The idea that human religion not only still exists in the 23rd century, but exists in a recognizable form, and is still an important aspect in society was just…I can not tell you how heartwarming that was to me as a believer. More importantly still, I love that they chose Judaism to showcase, since Christianity is so widespread as to seem almost generic in these proceedings. All too often “Christianity” is used interchangeably for whatever the author or producers consider randomly positive or negative traits. If they’re liberals, and the subject comes up, then “Christianity” represents positive “Spirituality,” and if they’re liberals in a pissy mood, then “Christianity” represents superstition and fear. Christianity is so huge and so fractured that from a dramatic perspective, it can mean whatever anyone wants it to. The problem is vastly worse when dealing with Buddhism or any other trendy Asian religion. Judaism, however, is not beplauged with this. Judaism is Judaism, and has been recognizable in its present form since about 200 AD and will still be recognizable in its present form in the year 3800 AD. There’s no doubletalk or backpedaling here: There are religious Jews in the future, and God bless this show for saying it!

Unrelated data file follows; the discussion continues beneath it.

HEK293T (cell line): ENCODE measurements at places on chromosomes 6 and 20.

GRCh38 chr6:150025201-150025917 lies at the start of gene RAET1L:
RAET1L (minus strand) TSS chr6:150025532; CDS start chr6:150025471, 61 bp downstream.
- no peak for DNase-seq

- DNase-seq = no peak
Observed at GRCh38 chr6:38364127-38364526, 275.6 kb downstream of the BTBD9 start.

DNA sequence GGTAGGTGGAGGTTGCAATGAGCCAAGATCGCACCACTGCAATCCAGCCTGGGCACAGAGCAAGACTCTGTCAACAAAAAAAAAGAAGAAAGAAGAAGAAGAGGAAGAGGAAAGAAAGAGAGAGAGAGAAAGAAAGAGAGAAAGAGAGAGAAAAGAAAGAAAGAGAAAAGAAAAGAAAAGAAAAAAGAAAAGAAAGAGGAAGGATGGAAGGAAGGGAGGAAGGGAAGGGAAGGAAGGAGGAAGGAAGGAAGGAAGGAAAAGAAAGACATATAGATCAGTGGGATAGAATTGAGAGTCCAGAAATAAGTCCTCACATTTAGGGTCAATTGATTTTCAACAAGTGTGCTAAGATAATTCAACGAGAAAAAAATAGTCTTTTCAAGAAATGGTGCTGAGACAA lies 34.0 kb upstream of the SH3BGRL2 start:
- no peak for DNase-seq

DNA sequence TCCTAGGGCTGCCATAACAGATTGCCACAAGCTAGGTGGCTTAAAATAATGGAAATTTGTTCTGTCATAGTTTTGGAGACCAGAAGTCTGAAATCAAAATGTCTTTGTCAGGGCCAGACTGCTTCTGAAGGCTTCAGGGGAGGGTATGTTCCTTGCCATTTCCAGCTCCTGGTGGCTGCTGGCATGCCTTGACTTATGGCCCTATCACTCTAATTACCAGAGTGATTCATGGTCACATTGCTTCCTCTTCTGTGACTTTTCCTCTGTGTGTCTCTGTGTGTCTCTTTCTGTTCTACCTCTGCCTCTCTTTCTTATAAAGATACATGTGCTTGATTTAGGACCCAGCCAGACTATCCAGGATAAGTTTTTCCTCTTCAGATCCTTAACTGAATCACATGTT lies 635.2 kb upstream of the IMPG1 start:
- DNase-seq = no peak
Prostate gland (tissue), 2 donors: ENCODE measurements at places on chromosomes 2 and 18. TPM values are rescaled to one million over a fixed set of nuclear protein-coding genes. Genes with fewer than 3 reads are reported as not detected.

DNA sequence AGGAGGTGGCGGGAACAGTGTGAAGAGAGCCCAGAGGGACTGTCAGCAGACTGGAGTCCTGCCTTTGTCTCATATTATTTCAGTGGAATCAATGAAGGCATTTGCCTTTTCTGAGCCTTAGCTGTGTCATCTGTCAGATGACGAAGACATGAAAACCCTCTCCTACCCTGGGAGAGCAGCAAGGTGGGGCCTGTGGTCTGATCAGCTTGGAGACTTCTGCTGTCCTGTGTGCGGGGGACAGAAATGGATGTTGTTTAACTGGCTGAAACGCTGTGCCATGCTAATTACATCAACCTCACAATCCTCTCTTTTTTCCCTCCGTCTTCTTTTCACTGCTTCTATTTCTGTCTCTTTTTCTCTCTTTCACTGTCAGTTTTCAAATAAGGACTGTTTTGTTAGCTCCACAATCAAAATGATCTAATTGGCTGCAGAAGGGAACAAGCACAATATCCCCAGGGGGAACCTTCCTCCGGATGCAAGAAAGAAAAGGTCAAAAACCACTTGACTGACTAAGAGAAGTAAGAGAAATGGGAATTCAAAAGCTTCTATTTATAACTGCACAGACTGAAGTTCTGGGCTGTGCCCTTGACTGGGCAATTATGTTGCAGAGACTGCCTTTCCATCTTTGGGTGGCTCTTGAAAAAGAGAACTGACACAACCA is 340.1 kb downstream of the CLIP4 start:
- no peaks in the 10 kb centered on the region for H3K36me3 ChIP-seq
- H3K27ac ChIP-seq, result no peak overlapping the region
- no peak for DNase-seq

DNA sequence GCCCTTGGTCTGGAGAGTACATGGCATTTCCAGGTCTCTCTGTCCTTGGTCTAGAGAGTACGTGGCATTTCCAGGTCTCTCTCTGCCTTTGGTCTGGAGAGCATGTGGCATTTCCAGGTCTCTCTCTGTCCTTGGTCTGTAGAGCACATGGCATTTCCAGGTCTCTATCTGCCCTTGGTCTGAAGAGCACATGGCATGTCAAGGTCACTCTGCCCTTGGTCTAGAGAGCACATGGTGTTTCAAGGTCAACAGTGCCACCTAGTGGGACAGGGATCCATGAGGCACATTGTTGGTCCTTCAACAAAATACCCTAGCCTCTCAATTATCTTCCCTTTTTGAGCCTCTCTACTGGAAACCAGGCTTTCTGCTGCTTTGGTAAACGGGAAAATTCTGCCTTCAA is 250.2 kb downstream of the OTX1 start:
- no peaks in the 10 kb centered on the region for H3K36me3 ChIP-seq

We already knew that Sinclair was educated by Jesuits - he mentioned that a couple weeks back - and “Parliament of Dreams” made it very clear that many - most - religions had survived. Franklin’s behavior in “Believers” betrays some religious beliefs within him that conflict with his more rational side, just like it does at one time or another with all of us. These people are still people, they’re in starships and space stations, and hanging out with us, but there’s no fundamental disconnect from our society or our beliefs as you find in other shows.

This was a huge watershed. Apart from the original Galactica in 1978, which touched on it, and fumbled the ball by turning the whole thing into “Ancient Astronauts” nonsense, no American SF series had ever touched on this. It threw open the doors and made vastly more things possible, and things vastly more interesting in general. Every show that’s utilized this since - Firefly, the new Galactica, Andromeda - owes a massive, massive, massive debt to B5.

It is still a pretty terrible episode, however. No getting ‘round that.

The scene where Ivonova breaks down crying was actually pretty powerful and unflinching. We only ever see her that messed up one other time in the run of the series. Ordinarily she jumps back and forth between Stoical and Violent. We find out more about the family history, too. Father: Andre; Mother: Sophie; Brother: Ganya. Ganya died in the war about a year after Sophie killed herself. This is related to why Susan only wears one earring, which was based on an incident in the actress’ own life - Claudia Christian’s brother died - that Straczynski worked in to the series. We’ll see more about this later.